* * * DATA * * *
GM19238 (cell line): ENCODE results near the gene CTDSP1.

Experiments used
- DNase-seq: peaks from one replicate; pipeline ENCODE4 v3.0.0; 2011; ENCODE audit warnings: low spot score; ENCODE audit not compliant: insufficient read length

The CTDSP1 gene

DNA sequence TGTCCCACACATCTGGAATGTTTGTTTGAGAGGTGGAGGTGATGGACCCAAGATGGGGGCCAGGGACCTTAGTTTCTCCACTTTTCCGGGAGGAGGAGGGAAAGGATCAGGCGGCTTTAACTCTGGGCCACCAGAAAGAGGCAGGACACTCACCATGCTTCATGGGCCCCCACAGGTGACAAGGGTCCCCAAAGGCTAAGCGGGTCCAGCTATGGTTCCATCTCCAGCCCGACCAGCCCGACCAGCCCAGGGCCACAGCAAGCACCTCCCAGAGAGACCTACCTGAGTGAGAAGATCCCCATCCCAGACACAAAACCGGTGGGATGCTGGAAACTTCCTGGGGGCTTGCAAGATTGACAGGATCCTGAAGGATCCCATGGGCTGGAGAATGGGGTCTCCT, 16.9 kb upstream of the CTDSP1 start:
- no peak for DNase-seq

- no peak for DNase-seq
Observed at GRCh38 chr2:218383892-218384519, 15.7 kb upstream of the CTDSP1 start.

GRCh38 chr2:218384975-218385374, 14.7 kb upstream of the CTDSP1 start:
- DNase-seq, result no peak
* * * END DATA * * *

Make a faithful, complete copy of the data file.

GM19238 (cell line): ENCODE results near the gene CTDSP1.

Experiments used
- DNase-seq: peaks from one replicate; pipeline ENCODE4 v3.0.0; 2011; ENCODE audit warnings: low spot score; ENCODE audit not compliant: insufficient read length

The CTDSP1 gene

DNA sequence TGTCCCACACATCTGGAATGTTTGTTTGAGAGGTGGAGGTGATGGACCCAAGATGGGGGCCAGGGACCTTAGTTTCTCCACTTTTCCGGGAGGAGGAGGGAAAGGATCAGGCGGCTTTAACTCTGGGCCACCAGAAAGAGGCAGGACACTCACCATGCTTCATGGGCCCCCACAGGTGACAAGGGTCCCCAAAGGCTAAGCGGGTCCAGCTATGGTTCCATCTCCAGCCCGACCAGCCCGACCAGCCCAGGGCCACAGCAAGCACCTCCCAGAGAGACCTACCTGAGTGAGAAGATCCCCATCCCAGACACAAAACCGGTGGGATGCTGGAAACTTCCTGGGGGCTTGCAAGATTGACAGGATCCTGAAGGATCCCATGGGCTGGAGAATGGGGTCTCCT, 16.9 kb upstream of the CTDSP1 start:
- no peak for DNase-seq

- no peak for DNase-seq
Observed at GRCh38 chr2:218383892-218384519, 15.7 kb upstream of the CTDSP1 start.

GRCh38 chr2:218384975-218385374, 14.7 kb upstream of the CTDSP1 start:
- DNase-seq, result no peak